Bryan began writing for Frontstretch in 2016. He has penned Up to Speed for the past six years. A lifelong fan of racing, Bryan is a published author and aspiring motorsports historian. He is a native of Columbus, Ohio and currently resides in Southwest Florida.

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kb

Gibbs chews them up and spits them out, imo. From the young development driver on up. Why is this shocking to anyone? Not a nice bunch, my opinion. Logano landed upward, most don’t. I remember years ago JD being a shall we say a not nice guy in a particular instance, and Joe at least at that time had some compassion. Something simple which showed JD’s callousness at that time. I forget the nuts and bolts, but that always stuck with me, so many years later.

Bill B

I still won’t believe Busch is leaving JGR until it is final. I think it’s all going to be worked out before the season ends. I hope I am wrong. I’d love to see the JGR boat rocked.

johndawgchapman

I was very disappointed when he fired Kenseth. Now, not much from that bunch would surprise me. Now Busch might regret intentionally being such a polarizing figure. Maybe the tears he’s wiping might be a little more real.

I always suspected that he was at least in part, a front with KBM. So maybe with little more than a name change, it will continue.

Charlie

Nice detailed recap and view.
I hate it when this happens but let’s “check into the future.” (Fans do it all the time. Here, I apply some “prognostication.” Note, the opposite will probably happen.)
Kyle Bush ends up at Stewart-Haas, possibly in the 41. (go with me here, I know the elder Custer runs the show)
Instead of a truck team he moves Ford’s Xfinity program to Kyle Bush motorsports.
Voila, a place and manufacturer solved.
Like I said, with my prognosticating skills, bet the OPPOSITE!

RacFan45

Kyle should pick his new team based strictly on his chance to win in future. The fate of his truck team and the very uncertain dream of sharing a ride with his currently seven-year-old son a decade or more down the road are two factors unnecessarily diverting his attention. He should sell the truck team, a probable money pit for any new owner, to whoever wants it for driver development purposes and focus on his driving as his career winds down. In baseball, it is called keeping your eye on the ball. Kyle should study the fate of other aging NASCAR drivers to avoid their mistakes; Father Time remains undefeated. While Kyle and Richard Childress have had issues before, RCR might be his best bet as a driver for next season.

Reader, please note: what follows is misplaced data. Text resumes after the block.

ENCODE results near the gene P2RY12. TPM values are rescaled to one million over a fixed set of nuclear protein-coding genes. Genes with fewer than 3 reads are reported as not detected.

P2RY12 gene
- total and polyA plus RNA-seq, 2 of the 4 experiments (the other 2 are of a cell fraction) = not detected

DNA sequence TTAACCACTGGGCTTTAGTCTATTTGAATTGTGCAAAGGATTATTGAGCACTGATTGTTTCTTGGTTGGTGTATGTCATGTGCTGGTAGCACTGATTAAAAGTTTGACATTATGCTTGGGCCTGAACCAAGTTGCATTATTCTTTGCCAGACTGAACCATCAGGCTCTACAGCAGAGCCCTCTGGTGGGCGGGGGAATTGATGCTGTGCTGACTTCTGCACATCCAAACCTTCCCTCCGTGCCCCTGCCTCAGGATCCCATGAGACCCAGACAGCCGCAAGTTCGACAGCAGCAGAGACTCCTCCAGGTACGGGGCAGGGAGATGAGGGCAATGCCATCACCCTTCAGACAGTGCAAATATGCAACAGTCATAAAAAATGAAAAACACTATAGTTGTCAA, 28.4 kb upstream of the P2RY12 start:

Tim

Where ever Kyle ends up he will land on his feet …On the other hand Joe Gibbs will struggle to find a driver of Kyles caliper …That will leave Denny and little Gibbs there after next year plus two unknowns …I would say Gibbs will lose if he cant keep Kyle .

Betty

Might have known they would have “ole Bubba” in the picture!!!

John

Busch will end up with Kaulig Racing in 2023.

Bob Fornes

JGR losing one arrogant driver and replacing them with an inexperienced arrogant driver, ” because he’s the owner’s Grandson” doesn’t ‘t help anyone..team, sponsors or fans!!

Dale EarnHog

I guess winning races doesn’t help the team.

STEVE COSENTINO

My guess before todays news was Kaulig and KB trophy hunting in 2023. Now that Kurt Busch is basically done for 2022 if he retires would that open a seat for Kyle in the 45? Would Kyle mind having Denny as his boss? I think a move to 23XI would be awesome for everyone.